Did I ever tell you I love Moroccan food? Better yet – give me a Moroccan lamb dish and I’m over the moon. That, together with the fact that I’ve been going nuts baking sweet stuff for the past few weeks, and you get the idea for this week’s #GBBO bake off – my Moroccan lamb and apricot pie. Well, it’s Moroccan on the inside, but quite British on the outside, because I made it in the fashion of a Victorian game pie…or if you want to fastforward to today, a typical British pork pie. I ended up making a gluten free and dairy free hot water crust pastry just because I wanted to see if I can make a pie stand up by itself. And luckily for me…it did! My Moroccan lamb and apricot pie was successful in that there were no leaks, the filling was scrummy and full of Moroccan flavours and the pie was quintessentially British…oh..and the entire thing was gluten and dairy free.
When I saw that the GBBO was having “Victorian” week, of course I had to investigate what that meant. Now, I could make a fruit cake with a tennis court decoration quite easily (I do dabble in a bit of cake decorating as you may have seen on my fb page, The Baking Bug) – but I really wanted to stay away from the sweet stuff this week. Then I wanted to make the Charlotte Russe, but would have ended up eating it all myself in one sitting and that…well that just doesn’t jive with the four pounds I’ve put on since starting these challenges! So a meat pie it was.
I have never cooked game…and have never eaten British game. I do come from Trinidad where we used to joke that we “eat anything that moves” including “wild meat”….but even as a child, when my Father or his friends had “wild meet cooks” (parties where they had huge pots of highly spiced and curried wild meat for dinner) we did not eat much…and the bit that we did ate we didn’t like. Now, this is potentially because my Mother was (and is) not a wild meat (game) fan….and when you’re small you don’t really like something if your Mommy doesn’t, am I correct? Whatever the reason, it’s not a part of my diet now…and would I try pigeon? Definitely. Would I go out of my way to learn to cook it and add it to my daily, weekly or monthly menu? Probably not. But if you’re with me and you buy it, I may steal some to try. Anyway – long story short – I was not making a game pie. The next Victorian pie that I was able to find splashed all over the internet was a mince pie…but I have only ever heard of that since I came to England, and it’s usually a Christmas meal….also, the lovely Jenny Paulin had already made one so I wanted to do something slightly different. Especially since I was the one who was going to end up eating it and I just didn’t feel for mince pie.
I settled then between a chicken pot pie (Luv Luv’s favourite) or a moroccan lamb filling in a pie…so I put it to the all knowing facebook – chicken pot pie or Moroccan lamb pie? Every single person said lamb….okay…except one person (and no it was not the Luv Luv). So lamb pie it was, and until Wednesday at 8 pm when the GBBO “Victorian Week” aired, I was making a lamb pie with a short crust pastry (the same pastry I used in my frangipane, but without the sugar). I even told the beautiful Lucy Allen that as well when I met up with her for lunch. Then the show came on and I was fascinated by the concept of a hot water crust pastry. I had to research it and find out what it was…and I had to make it.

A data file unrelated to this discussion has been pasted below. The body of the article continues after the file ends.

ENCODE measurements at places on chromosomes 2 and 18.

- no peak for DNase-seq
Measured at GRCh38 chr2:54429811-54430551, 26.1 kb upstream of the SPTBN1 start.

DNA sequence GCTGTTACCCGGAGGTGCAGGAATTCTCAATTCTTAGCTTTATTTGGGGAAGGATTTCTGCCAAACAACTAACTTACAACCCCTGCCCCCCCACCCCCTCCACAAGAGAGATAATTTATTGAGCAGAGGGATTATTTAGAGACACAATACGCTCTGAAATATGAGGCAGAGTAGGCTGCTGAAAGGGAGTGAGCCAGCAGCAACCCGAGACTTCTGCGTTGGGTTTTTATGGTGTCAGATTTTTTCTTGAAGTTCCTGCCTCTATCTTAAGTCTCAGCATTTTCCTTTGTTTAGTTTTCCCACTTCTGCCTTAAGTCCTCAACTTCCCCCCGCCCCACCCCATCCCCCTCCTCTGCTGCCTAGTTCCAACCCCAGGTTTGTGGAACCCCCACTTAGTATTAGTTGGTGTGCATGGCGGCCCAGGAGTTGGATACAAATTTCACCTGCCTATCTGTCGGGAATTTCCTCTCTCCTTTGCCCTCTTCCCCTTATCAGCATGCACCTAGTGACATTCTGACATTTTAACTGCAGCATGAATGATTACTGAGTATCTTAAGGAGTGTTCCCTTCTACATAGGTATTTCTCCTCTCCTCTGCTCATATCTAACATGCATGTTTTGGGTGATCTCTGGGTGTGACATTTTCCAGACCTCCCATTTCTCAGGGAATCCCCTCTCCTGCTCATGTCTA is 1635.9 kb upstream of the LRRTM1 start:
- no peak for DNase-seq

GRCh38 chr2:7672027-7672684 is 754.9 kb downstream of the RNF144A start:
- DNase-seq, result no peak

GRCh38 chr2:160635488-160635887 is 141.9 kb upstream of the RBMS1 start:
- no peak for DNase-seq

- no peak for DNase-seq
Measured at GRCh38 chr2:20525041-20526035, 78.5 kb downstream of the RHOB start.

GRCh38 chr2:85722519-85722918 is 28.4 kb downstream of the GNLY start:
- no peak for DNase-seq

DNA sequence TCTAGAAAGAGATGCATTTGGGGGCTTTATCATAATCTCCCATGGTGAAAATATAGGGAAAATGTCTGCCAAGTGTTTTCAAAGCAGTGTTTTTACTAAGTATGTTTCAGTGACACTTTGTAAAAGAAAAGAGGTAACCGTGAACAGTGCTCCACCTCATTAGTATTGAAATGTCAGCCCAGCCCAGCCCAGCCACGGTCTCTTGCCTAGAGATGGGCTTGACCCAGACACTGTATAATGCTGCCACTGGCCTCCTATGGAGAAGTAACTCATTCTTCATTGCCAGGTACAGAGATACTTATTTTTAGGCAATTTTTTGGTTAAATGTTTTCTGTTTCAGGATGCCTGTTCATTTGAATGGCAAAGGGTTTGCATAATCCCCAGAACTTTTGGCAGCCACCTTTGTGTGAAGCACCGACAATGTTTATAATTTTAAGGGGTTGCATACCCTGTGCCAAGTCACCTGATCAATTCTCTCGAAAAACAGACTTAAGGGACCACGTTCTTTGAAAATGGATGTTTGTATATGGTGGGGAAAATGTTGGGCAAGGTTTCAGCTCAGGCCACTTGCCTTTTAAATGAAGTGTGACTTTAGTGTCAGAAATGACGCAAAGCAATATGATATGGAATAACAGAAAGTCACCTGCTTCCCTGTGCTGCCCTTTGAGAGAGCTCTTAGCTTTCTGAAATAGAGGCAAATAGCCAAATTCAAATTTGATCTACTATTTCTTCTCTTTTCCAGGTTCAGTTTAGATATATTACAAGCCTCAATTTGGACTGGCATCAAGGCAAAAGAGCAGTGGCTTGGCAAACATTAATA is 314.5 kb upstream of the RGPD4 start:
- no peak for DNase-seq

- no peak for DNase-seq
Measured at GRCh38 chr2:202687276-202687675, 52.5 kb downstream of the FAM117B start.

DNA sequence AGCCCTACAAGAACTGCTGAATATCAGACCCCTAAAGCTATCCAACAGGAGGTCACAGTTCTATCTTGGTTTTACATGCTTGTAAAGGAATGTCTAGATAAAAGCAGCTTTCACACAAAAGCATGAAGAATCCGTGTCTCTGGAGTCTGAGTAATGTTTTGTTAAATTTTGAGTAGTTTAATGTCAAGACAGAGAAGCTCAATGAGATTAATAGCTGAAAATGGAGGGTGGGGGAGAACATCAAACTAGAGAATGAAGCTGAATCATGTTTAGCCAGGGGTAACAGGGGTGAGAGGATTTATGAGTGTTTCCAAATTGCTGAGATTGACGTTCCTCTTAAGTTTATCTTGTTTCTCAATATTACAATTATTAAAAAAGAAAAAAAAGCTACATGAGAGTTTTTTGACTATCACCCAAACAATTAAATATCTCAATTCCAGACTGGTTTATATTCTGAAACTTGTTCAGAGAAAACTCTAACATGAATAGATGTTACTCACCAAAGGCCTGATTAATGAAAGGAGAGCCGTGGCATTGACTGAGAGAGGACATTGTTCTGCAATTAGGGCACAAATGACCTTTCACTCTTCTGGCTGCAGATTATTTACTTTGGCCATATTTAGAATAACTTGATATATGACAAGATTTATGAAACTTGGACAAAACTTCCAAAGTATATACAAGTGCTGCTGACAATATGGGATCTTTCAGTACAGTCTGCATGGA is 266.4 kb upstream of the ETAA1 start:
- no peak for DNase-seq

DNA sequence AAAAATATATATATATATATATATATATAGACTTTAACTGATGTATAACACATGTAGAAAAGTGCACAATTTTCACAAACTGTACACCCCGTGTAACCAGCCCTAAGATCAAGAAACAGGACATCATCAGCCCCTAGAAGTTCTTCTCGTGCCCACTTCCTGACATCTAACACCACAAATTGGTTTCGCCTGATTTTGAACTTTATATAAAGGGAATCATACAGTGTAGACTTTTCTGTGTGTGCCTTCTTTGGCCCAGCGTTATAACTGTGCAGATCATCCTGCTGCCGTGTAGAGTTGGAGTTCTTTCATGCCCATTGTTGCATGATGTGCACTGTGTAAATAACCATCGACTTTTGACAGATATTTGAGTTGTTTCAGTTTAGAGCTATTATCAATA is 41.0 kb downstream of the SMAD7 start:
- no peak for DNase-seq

You see, the way hot water crust pastry came about was that it was not meant to necessarily be eaten. It was meant to be a container of sorts for workmen going into the fields and into the mines back in the Victorian age. It would be chockful of meat and gelatin and veggies and was supposed to be a hearty lunch in a little package. The hot water crust pastry around the stew or meat was more of a way of transporting lunch than something that was meant to be eaten. This is why a hot water crust pastry bakes so hard and firm. And the secret is getting the thickness just thick enough that it is firm enough to hold everything in and to hold itself up…..but thin enough that should you want to eat it, you can without breaking a tooth. I’m not 100% sure I got that right – mainly because I’ve never tried to eat one before I made this one…but I am assured that it’s supposed to be this … well…firm. So I consider it successful. I also consider it successful because I used the Doves Farm hot water crust pastry recipe – and all the recipes I’ve actually tried from that site seem to come out very well. So my gluten free and dairy free pie cruse was successful – and was scrummy…if you didn’t mind sucking on it for a little while 😛
As for the filling, Moroccan lamb won by a landslide – and what a lamb recipe it was! Mint and apricots, almonds and lamb all mingled together in warm goodness….I had to stop myself from eating it before I filled the pie! I am definitely making this again – perhaps to serve with cous cous and steamed veg….perhaps on a day I have a little more time. Or maybe I can make the recipe into a slow cooker recipe and have it ready when I get home from work. Scrummy. Or perhaps I can make it like a chicken pot pie and just use the shortcrust pastry to make it a bit more palatable for my and the Luv Luv’s non-British tastes….
Anyway, if you want to recreate my little masterpiece, feel free to follow the recipe here…..
This post is part of the Great Blogger Bake Off 2015 and is inspired by the Great British Bake Off 2015, Week 7 – Victorian Week!
If you liked this recipe, please also check out my other bakes for 2015…
I am also linking up with another bake off group this week in an attempt to win some lovely Silver Mushroom goodies for my kitchen.
Click on the badge below for the link to that page – some awesome stuff there I tell you!